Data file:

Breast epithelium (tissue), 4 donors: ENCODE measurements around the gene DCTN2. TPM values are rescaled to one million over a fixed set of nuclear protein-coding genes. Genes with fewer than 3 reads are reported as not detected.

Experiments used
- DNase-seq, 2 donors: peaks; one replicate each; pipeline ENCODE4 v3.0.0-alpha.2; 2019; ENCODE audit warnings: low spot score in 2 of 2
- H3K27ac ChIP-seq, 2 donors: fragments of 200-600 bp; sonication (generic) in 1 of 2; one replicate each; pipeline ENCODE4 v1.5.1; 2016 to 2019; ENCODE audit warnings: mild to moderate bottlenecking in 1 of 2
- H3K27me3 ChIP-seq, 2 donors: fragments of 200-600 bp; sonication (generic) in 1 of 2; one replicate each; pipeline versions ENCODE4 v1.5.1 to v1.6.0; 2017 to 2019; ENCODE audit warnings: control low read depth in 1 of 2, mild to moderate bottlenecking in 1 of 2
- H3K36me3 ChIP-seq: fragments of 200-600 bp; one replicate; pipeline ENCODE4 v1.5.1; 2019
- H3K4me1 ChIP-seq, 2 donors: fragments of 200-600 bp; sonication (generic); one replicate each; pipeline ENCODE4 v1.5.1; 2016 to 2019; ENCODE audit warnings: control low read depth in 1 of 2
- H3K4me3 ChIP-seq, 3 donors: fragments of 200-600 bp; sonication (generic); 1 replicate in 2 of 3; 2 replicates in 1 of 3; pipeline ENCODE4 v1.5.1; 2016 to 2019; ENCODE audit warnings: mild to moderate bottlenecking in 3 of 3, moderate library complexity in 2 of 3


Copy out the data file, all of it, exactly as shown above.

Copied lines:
Breast epithelium (tissue), 4 donors: ENCODE measurements around the gene DCTN2. TPM values are rescaled to one million over a fixed set of nuclear protein-coding genes. Genes with fewer than 3 reads are reported as not detected.

Experiments used
- DNase-seq, 2 donors: peaks; one replicate each; pipeline ENCODE4 v3.0.0-alpha.2; 2019; ENCODE audit warnings: low spot score in 2 of 2
- H3K27ac ChIP-seq, 2 donors: fragments of 200-600 bp; sonication (generic) in 1 of 2; one replicate each; pipeline ENCODE4 v1.5.1; 2016 to 2019; ENCODE audit warnings: mild to moderate bottlenecking in 1 of 2
- H3K27me3 ChIP-seq, 2 donors: fragments of 200-600 bp; sonication (generic) in 1 of 2; one replicate each; pipeline versions ENCODE4 v1.5.1 to v1.6.0; 2017 to 2019; ENCODE audit warnings: control low read depth in 1 of 2, mild to moderate bottlenecking in 1 of 2
- H3K36me3 ChIP-seq: fragments of 200-600 bp; one replicate; pipeline ENCODE4 v1.5.1; 2019
- H3K4me1 ChIP-seq, 2 donors: fragments of 200-600 bp; sonication (generic); one replicate each; pipeline ENCODE4 v1.5.1; 2016 to 2019; ENCODE audit warnings: control low read depth in 1 of 2
- H3K4me3 ChIP-seq, 3 donors: fragments of 200-600 bp; sonication (generic); 1 replicate in 2 of 3; 2 replicates in 1 of 3; pipeline ENCODE4 v1.5.1; 2016 to 2019; ENCODE audit warnings: mild to moderate bottlenecking in 3 of 3, moderate library complexity in 2 of 3